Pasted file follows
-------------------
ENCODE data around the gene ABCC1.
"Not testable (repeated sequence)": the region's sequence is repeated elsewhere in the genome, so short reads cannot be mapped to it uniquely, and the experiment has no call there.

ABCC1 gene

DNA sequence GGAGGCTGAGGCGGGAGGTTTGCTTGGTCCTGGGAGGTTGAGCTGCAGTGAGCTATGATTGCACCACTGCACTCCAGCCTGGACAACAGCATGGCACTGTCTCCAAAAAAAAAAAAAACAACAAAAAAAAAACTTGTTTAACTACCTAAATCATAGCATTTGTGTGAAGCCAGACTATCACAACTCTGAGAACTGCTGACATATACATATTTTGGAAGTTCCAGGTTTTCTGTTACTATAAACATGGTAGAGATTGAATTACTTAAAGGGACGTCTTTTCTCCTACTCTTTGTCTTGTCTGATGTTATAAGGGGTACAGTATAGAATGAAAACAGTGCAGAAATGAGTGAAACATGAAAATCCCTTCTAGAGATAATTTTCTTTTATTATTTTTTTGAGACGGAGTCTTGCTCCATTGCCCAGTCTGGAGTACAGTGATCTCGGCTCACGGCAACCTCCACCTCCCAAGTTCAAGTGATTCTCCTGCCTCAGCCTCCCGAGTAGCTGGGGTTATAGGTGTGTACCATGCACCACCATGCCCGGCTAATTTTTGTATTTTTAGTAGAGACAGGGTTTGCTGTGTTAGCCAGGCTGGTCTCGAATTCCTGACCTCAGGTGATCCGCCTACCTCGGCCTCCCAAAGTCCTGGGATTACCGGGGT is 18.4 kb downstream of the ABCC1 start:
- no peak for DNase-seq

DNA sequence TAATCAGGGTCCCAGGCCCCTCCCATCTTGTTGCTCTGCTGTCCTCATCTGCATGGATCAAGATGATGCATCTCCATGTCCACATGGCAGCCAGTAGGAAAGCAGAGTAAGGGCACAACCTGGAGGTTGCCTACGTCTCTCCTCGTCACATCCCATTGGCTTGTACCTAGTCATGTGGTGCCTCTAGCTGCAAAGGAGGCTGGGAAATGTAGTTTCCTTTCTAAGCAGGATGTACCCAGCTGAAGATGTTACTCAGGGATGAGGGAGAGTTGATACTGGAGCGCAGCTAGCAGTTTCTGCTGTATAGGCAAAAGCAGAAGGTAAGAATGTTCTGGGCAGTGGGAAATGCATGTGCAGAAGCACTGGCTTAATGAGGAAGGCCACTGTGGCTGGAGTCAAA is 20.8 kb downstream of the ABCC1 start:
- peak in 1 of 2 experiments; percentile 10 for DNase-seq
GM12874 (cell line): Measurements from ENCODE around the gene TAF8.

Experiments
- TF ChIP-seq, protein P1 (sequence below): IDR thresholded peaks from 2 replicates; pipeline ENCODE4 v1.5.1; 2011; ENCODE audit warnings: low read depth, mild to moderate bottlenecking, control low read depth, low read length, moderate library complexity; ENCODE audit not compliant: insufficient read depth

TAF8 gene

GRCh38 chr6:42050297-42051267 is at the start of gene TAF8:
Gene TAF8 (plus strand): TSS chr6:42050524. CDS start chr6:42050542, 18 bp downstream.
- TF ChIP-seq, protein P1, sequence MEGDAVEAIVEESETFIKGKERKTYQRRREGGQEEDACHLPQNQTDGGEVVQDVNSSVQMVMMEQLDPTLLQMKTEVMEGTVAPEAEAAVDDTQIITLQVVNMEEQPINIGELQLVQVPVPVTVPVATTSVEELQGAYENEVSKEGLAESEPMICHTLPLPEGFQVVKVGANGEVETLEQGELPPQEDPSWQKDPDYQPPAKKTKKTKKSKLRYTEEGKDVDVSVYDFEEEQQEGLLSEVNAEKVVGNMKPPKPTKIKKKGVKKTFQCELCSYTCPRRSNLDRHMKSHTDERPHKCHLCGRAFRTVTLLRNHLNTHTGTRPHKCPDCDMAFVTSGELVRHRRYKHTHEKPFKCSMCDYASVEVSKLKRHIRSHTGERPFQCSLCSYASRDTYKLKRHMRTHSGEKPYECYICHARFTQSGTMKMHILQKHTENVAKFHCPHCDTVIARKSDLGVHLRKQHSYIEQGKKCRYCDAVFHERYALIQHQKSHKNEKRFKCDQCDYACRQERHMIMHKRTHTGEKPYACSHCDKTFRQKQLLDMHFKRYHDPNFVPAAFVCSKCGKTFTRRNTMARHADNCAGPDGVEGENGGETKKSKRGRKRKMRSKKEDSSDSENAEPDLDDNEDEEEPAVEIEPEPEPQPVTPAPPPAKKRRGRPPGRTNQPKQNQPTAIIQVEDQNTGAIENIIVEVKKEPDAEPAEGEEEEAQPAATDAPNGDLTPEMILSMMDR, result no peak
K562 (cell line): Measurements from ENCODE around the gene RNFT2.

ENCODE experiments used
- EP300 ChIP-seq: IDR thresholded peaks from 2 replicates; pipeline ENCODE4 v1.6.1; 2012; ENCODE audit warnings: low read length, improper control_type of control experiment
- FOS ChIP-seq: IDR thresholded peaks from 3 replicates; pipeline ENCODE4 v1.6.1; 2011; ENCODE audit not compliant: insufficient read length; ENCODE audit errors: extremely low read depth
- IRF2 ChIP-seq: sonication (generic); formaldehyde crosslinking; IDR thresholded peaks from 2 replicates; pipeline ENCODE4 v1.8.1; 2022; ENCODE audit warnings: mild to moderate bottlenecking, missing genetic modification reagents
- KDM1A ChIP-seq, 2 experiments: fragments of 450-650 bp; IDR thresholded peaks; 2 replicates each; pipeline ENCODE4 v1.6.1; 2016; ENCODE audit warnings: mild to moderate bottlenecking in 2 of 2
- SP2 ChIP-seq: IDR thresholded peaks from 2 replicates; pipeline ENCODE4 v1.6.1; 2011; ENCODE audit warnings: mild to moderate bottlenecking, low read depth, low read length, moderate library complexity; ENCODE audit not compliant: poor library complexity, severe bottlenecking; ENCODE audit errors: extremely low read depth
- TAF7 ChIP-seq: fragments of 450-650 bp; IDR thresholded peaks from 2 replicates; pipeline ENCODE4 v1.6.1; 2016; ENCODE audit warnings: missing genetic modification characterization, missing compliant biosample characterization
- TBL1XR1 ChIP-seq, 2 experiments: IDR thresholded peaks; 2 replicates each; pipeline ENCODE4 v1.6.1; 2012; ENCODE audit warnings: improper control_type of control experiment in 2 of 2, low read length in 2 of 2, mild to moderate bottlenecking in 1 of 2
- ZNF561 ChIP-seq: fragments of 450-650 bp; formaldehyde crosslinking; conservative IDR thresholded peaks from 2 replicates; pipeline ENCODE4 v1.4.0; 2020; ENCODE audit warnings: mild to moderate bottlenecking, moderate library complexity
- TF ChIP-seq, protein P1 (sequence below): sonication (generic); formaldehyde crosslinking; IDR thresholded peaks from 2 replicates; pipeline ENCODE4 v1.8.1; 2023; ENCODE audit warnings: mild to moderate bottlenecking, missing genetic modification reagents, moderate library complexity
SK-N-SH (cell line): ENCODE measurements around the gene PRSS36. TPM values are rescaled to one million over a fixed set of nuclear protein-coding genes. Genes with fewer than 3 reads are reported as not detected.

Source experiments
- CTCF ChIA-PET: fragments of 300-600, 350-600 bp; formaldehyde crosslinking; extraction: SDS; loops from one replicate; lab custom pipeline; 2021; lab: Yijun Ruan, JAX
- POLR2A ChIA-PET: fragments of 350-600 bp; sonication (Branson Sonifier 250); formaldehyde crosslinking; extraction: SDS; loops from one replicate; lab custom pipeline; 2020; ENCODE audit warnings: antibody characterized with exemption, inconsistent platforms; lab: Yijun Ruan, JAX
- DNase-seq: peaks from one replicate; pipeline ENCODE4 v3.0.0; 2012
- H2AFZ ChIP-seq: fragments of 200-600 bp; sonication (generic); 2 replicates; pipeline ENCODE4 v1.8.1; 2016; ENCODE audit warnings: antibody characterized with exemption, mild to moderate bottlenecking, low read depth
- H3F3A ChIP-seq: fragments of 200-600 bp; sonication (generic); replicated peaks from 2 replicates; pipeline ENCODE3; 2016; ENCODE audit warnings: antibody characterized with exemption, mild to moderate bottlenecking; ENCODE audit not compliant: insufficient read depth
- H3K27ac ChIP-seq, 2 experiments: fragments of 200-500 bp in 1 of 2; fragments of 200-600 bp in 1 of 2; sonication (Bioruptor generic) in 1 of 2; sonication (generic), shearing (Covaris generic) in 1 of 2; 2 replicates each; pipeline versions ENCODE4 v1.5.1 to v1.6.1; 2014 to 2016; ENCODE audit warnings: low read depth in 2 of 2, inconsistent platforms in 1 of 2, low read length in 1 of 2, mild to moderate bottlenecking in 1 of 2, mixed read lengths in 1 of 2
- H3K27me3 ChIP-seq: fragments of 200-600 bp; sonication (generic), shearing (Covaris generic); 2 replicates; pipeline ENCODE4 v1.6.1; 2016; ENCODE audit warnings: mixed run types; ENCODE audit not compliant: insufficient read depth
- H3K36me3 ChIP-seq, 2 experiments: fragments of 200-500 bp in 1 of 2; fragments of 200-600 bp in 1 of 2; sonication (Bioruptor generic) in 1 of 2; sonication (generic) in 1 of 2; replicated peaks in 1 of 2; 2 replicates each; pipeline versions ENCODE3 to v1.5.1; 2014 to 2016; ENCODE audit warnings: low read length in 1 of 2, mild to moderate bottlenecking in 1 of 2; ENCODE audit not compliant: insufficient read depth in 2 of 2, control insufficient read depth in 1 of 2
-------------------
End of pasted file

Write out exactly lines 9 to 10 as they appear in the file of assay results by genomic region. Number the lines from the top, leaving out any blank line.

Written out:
Experiments
- TF ChIP-seq, protein P1 (sequence below): IDR thresholded peaks from 2 replicates; pipeline ENCODE4 v1.5.1; 2011; ENCODE audit warnings: low read depth, mild to moderate bottlenecking, control low read depth, low read length, moderate library complexity; ENCODE audit not compliant: insufficient read depth